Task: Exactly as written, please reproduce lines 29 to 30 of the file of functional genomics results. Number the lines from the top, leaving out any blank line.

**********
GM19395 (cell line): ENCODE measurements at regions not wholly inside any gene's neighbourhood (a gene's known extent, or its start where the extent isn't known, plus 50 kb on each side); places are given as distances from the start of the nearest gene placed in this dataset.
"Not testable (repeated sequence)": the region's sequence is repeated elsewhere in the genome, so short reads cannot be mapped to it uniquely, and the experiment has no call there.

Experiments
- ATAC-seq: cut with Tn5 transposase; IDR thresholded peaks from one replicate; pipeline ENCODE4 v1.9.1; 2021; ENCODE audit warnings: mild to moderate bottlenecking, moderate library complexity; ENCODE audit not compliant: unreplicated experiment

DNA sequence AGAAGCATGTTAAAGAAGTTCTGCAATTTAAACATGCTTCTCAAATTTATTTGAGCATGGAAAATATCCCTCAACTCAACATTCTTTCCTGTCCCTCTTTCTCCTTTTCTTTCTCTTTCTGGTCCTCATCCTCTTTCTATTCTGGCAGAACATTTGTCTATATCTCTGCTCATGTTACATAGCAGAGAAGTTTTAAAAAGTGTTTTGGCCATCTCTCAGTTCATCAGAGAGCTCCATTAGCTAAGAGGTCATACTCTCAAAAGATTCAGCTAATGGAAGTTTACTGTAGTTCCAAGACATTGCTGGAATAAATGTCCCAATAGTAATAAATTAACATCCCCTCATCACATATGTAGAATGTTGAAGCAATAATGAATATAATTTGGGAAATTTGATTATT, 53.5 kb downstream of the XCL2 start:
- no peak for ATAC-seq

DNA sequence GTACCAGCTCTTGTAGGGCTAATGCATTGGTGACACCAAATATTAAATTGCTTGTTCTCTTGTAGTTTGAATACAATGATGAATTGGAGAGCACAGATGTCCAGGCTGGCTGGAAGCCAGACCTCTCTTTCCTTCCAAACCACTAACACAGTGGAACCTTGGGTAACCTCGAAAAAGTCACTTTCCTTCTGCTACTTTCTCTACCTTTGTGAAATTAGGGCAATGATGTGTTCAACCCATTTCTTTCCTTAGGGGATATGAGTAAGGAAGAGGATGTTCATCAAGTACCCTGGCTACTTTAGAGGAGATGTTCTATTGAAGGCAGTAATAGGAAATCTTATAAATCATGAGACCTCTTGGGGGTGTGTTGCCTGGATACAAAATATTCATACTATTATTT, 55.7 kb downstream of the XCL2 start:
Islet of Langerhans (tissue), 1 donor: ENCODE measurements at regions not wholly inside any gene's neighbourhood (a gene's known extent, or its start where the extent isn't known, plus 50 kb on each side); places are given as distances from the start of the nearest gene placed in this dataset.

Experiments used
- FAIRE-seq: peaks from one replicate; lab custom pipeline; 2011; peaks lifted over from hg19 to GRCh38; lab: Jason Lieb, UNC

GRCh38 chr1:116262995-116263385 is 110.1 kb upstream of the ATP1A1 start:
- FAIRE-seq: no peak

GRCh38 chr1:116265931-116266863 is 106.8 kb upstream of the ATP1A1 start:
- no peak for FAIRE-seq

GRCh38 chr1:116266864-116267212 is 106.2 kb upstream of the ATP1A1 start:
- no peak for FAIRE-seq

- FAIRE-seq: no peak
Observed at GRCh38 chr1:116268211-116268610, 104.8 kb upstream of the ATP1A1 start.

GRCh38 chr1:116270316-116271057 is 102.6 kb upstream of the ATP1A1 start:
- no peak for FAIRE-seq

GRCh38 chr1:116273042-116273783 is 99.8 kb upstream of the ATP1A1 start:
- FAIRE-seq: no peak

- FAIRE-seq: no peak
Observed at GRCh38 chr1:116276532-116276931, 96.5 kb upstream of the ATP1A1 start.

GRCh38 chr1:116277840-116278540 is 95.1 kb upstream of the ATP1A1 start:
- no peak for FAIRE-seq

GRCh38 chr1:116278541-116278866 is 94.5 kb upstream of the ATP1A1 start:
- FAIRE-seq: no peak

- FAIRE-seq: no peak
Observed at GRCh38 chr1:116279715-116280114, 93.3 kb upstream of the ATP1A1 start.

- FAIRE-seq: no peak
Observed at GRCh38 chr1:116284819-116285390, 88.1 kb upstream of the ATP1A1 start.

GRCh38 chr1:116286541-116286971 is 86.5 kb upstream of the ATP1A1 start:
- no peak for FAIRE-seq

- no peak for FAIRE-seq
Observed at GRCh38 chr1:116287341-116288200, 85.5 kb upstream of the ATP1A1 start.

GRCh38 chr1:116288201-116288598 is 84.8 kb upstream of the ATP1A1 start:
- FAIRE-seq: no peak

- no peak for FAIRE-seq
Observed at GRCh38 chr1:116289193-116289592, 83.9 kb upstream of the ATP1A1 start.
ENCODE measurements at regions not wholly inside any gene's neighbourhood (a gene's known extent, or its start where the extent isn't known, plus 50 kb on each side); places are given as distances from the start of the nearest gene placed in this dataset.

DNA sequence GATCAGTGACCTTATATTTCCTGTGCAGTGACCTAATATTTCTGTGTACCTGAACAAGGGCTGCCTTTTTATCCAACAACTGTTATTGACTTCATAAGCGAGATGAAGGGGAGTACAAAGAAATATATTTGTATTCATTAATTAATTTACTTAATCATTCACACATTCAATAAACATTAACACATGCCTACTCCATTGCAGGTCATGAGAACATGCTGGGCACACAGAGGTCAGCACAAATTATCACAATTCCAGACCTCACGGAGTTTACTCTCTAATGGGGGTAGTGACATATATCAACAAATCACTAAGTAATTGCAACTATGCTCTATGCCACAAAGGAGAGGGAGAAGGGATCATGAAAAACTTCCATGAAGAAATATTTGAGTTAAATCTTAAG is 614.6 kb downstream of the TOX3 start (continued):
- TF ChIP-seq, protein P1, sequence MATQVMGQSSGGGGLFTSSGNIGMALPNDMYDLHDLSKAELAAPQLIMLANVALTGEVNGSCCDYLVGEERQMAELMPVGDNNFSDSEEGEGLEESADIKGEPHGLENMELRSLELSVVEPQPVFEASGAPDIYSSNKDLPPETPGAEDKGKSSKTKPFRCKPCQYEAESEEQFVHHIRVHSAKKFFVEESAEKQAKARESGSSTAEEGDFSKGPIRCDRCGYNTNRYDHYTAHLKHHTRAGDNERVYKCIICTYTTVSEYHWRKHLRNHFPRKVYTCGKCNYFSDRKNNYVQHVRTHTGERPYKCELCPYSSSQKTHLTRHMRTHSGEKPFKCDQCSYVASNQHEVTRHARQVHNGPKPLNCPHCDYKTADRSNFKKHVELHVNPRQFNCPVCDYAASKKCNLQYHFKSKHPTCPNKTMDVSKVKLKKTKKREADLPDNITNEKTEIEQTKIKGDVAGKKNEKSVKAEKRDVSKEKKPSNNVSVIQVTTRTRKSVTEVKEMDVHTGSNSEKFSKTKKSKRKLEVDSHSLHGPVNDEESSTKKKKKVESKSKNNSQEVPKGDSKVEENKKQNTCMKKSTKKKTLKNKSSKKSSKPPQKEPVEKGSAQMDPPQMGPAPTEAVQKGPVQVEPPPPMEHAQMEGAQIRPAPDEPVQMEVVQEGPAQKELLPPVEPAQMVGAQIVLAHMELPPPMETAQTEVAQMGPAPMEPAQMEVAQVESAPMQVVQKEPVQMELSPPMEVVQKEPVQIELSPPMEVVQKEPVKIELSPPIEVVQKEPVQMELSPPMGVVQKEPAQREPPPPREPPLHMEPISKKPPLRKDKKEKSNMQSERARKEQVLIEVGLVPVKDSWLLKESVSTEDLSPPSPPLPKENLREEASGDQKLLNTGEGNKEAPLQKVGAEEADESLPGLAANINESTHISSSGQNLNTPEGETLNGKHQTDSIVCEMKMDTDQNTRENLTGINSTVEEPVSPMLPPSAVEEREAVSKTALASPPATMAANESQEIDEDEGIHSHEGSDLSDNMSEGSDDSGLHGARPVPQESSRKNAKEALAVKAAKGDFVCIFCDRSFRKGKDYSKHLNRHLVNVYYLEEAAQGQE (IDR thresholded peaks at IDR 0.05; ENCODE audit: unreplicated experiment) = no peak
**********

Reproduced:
- FAIRE-seq: no peak
Observed at GRCh38 chr1:116279715-116280114, 93.3 kb upstream of the ATP1A1 start.